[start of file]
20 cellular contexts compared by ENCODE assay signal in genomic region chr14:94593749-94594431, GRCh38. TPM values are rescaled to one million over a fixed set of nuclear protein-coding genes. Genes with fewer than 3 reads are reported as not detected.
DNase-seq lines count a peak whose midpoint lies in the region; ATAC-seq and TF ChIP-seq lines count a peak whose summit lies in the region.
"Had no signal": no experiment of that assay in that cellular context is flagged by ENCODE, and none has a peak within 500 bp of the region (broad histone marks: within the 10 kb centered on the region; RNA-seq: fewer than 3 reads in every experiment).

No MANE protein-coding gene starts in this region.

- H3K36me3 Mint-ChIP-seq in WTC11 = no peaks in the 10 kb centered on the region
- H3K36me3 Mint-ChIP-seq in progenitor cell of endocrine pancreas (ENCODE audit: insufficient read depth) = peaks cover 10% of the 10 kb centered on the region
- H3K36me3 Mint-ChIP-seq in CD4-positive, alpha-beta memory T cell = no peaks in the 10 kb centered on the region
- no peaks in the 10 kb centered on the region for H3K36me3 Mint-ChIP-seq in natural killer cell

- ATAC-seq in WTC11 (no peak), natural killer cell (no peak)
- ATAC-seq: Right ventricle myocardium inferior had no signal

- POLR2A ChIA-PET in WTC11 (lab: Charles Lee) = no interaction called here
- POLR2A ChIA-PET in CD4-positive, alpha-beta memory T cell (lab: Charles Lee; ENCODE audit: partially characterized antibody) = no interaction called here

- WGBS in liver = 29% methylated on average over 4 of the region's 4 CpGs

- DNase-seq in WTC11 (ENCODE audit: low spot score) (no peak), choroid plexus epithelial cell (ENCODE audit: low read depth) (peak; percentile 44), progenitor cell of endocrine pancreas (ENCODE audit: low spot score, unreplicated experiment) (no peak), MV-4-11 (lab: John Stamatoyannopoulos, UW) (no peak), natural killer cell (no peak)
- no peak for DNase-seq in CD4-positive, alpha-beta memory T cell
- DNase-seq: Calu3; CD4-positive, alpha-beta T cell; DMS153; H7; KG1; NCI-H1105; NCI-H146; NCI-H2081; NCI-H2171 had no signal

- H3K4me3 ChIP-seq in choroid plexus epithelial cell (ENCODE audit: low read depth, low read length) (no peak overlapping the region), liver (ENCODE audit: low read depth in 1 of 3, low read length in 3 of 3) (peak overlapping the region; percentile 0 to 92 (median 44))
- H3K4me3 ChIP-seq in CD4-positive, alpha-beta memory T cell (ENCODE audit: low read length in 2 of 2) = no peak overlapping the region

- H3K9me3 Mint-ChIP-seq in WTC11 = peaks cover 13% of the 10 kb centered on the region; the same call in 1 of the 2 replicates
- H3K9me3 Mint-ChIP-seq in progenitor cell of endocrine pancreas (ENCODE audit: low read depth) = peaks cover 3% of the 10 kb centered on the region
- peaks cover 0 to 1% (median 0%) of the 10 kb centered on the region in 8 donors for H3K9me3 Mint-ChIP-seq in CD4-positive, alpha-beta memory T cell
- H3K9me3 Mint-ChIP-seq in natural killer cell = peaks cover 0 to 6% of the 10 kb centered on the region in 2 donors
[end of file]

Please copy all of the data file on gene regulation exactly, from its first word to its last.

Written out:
20 cellular contexts compared by ENCODE assay signal in genomic region chr14:94593749-94594431, GRCh38. TPM values are rescaled to one million over a fixed set of nuclear protein-coding genes. Genes with fewer than 3 reads are reported as not detected.
DNase-seq lines count a peak whose midpoint lies in the region; ATAC-seq and TF ChIP-seq lines count a peak whose summit lies in the region.
"Had no signal": no experiment of that assay in that cellular context is flagged by ENCODE, and none has a peak within 500 bp of the region (broad histone marks: within the 10 kb centered on the region; RNA-seq: fewer than 3 reads in every experiment).

No MANE protein-coding gene starts in this region.

- H3K36me3 Mint-ChIP-seq in WTC11 = no peaks in the 10 kb centered on the region
- H3K36me3 Mint-ChIP-seq in progenitor cell of endocrine pancreas (ENCODE audit: insufficient read depth) = peaks cover 10% of the 10 kb centered on the region
- H3K36me3 Mint-ChIP-seq in CD4-positive, alpha-beta memory T cell = no peaks in the 10 kb centered on the region
- no peaks in the 10 kb centered on the region for H3K36me3 Mint-ChIP-seq in natural killer cell

- ATAC-seq in WTC11 (no peak), natural killer cell (no peak)
- ATAC-seq: Right ventricle myocardium inferior had no signal

- POLR2A ChIA-PET in WTC11 (lab: Charles Lee) = no interaction called here
- POLR2A ChIA-PET in CD4-positive, alpha-beta memory T cell (lab: Charles Lee; ENCODE audit: partially characterized antibody) = no interaction called here

- WGBS in liver = 29% methylated on average over 4 of the region's 4 CpGs

- DNase-seq in WTC11 (ENCODE audit: low spot score) (no peak), choroid plexus epithelial cell (ENCODE audit: low read depth) (peak; percentile 44), progenitor cell of endocrine pancreas (ENCODE audit: low spot score, unreplicated experiment) (no peak), MV-4-11 (lab: John Stamatoyannopoulos, UW) (no peak), natural killer cell (no peak)
- no peak for DNase-seq in CD4-positive, alpha-beta memory T cell
- DNase-seq: Calu3; CD4-positive, alpha-beta T cell; DMS153; H7; KG1; NCI-H1105; NCI-H146; NCI-H2081; NCI-H2171 had no signal

- H3K4me3 ChIP-seq in choroid plexus epithelial cell (ENCODE audit: low read depth, low read length) (no peak overlapping the region), liver (ENCODE audit: low read depth in 1 of 3, low read length in 3 of 3) (peak overlapping the region; percentile 0 to 92 (median 44))
- H3K4me3 ChIP-seq in CD4-positive, alpha-beta memory T cell (ENCODE audit: low read length in 2 of 2) = no peak overlapping the region

- H3K9me3 Mint-ChIP-seq in WTC11 = peaks cover 13% of the 10 kb centered on the region; the same call in 1 of the 2 replicates
- H3K9me3 Mint-ChIP-seq in progenitor cell of endocrine pancreas (ENCODE audit: low read depth) = peaks cover 3% of the 10 kb centered on the region
- peaks cover 0 to 1% (median 0%) of the 10 kb centered on the region in 8 donors for H3K9me3 Mint-ChIP-seq in CD4-positive, alpha-beta memory T cell
- H3K9me3 Mint-ChIP-seq in natural killer cell = peaks cover 0 to 6% of the 10 kb centered on the region in 2 donors